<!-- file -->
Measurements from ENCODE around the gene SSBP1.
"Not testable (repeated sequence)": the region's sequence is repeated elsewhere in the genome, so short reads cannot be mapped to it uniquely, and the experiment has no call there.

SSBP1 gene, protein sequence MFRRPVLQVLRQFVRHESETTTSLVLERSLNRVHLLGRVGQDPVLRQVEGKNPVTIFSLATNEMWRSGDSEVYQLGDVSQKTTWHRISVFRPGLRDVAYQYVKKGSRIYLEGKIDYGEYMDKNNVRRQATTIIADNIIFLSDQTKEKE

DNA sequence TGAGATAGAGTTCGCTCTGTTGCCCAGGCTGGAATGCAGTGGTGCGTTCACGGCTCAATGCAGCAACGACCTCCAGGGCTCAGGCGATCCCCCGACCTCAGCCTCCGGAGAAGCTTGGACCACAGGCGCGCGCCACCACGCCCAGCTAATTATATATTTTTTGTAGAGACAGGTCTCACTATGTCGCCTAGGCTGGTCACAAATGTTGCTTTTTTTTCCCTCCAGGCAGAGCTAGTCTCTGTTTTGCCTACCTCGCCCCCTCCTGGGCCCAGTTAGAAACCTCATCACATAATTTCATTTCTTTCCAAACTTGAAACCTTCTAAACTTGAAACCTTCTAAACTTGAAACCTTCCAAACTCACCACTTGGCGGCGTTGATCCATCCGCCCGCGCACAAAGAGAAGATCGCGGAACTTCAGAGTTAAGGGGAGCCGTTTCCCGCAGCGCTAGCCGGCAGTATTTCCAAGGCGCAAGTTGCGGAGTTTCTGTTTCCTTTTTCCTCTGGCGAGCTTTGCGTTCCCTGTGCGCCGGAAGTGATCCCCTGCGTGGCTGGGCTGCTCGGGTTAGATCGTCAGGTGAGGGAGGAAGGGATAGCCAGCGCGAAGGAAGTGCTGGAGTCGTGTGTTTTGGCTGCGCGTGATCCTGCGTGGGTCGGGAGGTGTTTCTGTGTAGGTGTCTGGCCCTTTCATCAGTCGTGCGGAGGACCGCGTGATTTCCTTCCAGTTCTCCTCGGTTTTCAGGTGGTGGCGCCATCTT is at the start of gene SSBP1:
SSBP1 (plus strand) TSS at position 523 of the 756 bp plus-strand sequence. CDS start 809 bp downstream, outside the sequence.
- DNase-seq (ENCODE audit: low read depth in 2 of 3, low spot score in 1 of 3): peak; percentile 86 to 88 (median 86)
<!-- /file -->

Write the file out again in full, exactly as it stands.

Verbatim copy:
Measurements from ENCODE around the gene SSBP1.
"Not testable (repeated sequence)": the region's sequence is repeated elsewhere in the genome, so short reads cannot be mapped to it uniquely, and the experiment has no call there.

SSBP1 gene, protein sequence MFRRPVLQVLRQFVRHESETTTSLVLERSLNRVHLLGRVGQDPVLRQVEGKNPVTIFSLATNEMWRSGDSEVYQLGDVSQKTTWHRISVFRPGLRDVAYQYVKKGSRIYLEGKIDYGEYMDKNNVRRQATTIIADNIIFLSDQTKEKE

DNA sequence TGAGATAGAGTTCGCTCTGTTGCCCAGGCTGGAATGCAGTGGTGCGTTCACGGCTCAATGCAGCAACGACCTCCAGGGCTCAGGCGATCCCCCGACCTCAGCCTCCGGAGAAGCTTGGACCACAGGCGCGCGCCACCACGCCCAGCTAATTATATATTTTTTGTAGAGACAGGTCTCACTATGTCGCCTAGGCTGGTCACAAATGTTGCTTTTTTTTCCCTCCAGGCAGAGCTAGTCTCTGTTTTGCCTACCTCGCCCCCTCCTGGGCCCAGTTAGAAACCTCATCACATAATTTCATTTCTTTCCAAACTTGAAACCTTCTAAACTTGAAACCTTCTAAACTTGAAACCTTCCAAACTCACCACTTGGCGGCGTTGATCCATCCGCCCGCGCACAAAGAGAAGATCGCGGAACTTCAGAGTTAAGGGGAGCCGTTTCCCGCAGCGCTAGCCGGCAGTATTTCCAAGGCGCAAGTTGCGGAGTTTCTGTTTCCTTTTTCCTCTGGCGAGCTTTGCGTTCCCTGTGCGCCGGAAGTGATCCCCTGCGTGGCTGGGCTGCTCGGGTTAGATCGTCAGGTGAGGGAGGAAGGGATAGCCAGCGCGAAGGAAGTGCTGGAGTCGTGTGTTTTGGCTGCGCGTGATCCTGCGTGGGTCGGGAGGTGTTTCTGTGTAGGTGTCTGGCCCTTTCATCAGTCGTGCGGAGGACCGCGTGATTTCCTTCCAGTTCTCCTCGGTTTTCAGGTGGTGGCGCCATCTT is at the start of gene SSBP1:
SSBP1 (plus strand) TSS at position 523 of the 756 bp plus-strand sequence. CDS start 809 bp downstream, outside the sequence.
- DNase-seq (ENCODE audit: low read depth in 2 of 3, low spot score in 1 of 3): peak; percentile 86 to 88 (median 86)